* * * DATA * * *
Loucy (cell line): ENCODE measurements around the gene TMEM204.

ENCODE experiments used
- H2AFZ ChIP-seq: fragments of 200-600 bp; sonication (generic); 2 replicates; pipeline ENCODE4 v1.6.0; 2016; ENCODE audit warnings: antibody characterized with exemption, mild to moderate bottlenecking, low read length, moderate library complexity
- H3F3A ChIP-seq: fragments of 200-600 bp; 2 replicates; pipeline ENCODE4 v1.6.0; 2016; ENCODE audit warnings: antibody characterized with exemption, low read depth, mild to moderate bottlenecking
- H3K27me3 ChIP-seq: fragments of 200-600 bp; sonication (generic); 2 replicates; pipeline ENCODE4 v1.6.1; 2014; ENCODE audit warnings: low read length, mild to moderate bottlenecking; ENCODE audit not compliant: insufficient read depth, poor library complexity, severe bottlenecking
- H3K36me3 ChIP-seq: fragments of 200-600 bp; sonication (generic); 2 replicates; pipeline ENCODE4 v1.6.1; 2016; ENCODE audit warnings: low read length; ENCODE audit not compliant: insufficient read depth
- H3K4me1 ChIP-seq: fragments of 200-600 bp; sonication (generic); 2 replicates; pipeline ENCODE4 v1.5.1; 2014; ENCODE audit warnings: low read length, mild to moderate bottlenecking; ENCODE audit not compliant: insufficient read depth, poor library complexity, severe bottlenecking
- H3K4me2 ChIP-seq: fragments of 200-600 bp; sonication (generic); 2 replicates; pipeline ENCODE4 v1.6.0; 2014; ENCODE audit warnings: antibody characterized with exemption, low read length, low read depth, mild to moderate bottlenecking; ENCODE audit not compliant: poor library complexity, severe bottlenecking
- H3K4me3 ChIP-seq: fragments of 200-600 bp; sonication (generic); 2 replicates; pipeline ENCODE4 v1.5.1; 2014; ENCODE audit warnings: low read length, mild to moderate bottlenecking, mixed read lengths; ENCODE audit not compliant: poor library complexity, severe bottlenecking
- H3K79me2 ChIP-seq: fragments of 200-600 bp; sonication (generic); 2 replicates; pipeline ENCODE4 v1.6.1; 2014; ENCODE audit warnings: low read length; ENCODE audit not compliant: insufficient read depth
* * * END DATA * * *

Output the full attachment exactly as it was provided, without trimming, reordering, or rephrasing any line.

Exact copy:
Loucy (cell line): ENCODE measurements around the gene TMEM204.

ENCODE experiments used
- H2AFZ ChIP-seq: fragments of 200-600 bp; sonication (generic); 2 replicates; pipeline ENCODE4 v1.6.0; 2016; ENCODE audit warnings: antibody characterized with exemption, mild to moderate bottlenecking, low read length, moderate library complexity
- H3F3A ChIP-seq: fragments of 200-600 bp; 2 replicates; pipeline ENCODE4 v1.6.0; 2016; ENCODE audit warnings: antibody characterized with exemption, low read depth, mild to moderate bottlenecking
- H3K27me3 ChIP-seq: fragments of 200-600 bp; sonication (generic); 2 replicates; pipeline ENCODE4 v1.6.1; 2014; ENCODE audit warnings: low read length, mild to moderate bottlenecking; ENCODE audit not compliant: insufficient read depth, poor library complexity, severe bottlenecking
- H3K36me3 ChIP-seq: fragments of 200-600 bp; sonication (generic); 2 replicates; pipeline ENCODE4 v1.6.1; 2016; ENCODE audit warnings: low read length; ENCODE audit not compliant: insufficient read depth
- H3K4me1 ChIP-seq: fragments of 200-600 bp; sonication (generic); 2 replicates; pipeline ENCODE4 v1.5.1; 2014; ENCODE audit warnings: low read length, mild to moderate bottlenecking; ENCODE audit not compliant: insufficient read depth, poor library complexity, severe bottlenecking
- H3K4me2 ChIP-seq: fragments of 200-600 bp; sonication (generic); 2 replicates; pipeline ENCODE4 v1.6.0; 2014; ENCODE audit warnings: antibody characterized with exemption, low read length, low read depth, mild to moderate bottlenecking; ENCODE audit not compliant: poor library complexity, severe bottlenecking
- H3K4me3 ChIP-seq: fragments of 200-600 bp; sonication (generic); 2 replicates; pipeline ENCODE4 v1.5.1; 2014; ENCODE audit warnings: low read length, mild to moderate bottlenecking, mixed read lengths; ENCODE audit not compliant: poor library complexity, severe bottlenecking
- H3K79me2 ChIP-seq: fragments of 200-600 bp; sonication (generic); 2 replicates; pipeline ENCODE4 v1.6.1; 2014; ENCODE audit warnings: low read length; ENCODE audit not compliant: insufficient read depth